As it turned out, my sketch wasn't even as symmetric as I had thought. I'm not sure if this was due to accumulating errors from Adobe Illustrator tools that created the design, or Fusion 360 tools in modifying the design, but even when I cut my design in half, I was still getting errors of my design crossing the axis of rotation. So what I ended up doing was removing a couple of the shapes in the middle of my design and continuing with the revolve.
I did a half revolve because I still wanted to be able to see my original desing as one face of the object. This object I believe is impossible to subtractively manufacture because of the multitude of tiny small cavities in the shape. While it might be theorhetically possible to create it with a tiny mill bit on a some 9 axis machine, it's completely impractical and 3D printing would be the right choice. This isn't usually the case for relatively simple geometries and object symmatries.
From the model, I exported it as STL and imported it into the Sindoh software. I used the slow settings on the Sindoh to get a more reliable print because when I went to print my object, I saw someone else's object that compltely spaghetti'd.
The print turned out well (printed in PLA). Removing the support material also removed the faces of my original design. This was a little annoying, but fairly common in my experience when the 3D printer first prints a support platform out of the same material as your print. To remedy this, I could've increased the wall thickness, use a different printer with dissolving supports, or perhaps I could've printed it with a different face touching the print bed. Here is the final STL, and here are the final pitures:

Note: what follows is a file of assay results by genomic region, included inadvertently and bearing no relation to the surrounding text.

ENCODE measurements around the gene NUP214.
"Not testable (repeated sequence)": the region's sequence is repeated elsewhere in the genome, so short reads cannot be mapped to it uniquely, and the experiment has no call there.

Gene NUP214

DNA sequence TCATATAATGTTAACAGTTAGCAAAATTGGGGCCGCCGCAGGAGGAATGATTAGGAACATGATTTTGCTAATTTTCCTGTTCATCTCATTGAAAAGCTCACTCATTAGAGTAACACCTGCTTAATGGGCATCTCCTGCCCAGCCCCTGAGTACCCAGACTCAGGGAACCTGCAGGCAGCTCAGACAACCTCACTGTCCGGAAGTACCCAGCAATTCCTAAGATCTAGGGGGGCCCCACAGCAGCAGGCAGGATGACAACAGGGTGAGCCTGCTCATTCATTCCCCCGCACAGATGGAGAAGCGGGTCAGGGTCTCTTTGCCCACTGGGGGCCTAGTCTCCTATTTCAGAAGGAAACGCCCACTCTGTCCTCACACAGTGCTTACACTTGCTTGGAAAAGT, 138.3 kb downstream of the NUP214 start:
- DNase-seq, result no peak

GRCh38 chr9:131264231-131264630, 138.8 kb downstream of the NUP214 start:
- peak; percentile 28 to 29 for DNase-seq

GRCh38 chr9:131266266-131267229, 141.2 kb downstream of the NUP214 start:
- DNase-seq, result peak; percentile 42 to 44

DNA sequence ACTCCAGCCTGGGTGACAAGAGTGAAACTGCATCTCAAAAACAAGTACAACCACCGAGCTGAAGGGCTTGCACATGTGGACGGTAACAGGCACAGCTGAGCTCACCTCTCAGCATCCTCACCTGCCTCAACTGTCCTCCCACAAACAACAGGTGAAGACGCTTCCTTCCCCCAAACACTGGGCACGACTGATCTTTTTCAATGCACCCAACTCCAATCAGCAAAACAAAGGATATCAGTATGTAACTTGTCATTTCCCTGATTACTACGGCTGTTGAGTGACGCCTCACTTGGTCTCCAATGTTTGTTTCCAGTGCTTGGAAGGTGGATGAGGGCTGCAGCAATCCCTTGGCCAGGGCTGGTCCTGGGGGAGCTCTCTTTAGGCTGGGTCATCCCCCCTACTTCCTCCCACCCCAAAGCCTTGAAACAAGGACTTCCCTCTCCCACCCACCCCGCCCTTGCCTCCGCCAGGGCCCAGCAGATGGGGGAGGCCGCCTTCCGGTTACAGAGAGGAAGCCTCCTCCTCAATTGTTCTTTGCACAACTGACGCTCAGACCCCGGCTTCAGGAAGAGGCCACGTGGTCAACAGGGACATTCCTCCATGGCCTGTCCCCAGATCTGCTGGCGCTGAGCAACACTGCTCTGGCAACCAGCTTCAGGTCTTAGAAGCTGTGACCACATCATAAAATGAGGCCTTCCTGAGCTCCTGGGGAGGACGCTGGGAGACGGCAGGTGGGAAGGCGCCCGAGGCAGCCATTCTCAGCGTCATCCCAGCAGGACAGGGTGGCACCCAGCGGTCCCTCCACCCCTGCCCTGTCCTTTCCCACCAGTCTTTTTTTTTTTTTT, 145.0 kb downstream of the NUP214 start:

The other assignment was to 3D scan some object. Originally I wanted to scan a glass pumpking I had made in MIT's Glass Lab. However, due to the glass's reflextive properties, the 3D scanner (which I believe uses infrared light) wasn't able to process it correctly to build a good model.
The next thing I tried was a little tea cup that I bought in Taiwan. I drink a lot of tea, so I thought it would be cut if I could scan this cup and maybe 3D print it to place next to my other cups. because the cup wasn't as transparent as the pumpkin, I thought everything would be alright. However, the scanner still had problem picking up the model, constantly loosing track of the object. Granted, the cup is fairly shiny and probably coated with some reflective glaze.
As a last resort, I looked around my lab to see what I could scan. A pair of pliers cought my eye, and the surface was certainly not transparent or reflective. Thankfully, the 3D scanner picked it up pretty well and built a 3D model which I could import to Fusion 360.
After examining the 3D model, There were definitely some small details that were missing including the spring / hindge between the pliers handles, and sharpness of the wire cutter between the pliers' head. Overall, it definitely got the general shape of the pliers which isn't terrible for a handheld 3D scanner.
ABS, PLA, Infill, Wall Thickness, Supports, Stereolithography (SLA), Fused-Deposition Modeling (FDM), Selective Laser Sintering (SLS), 3D Printing Formats (.STL, .OBJ), G Code
Fusion 360, Sindoh 3D Printer, Sense 3D Scanner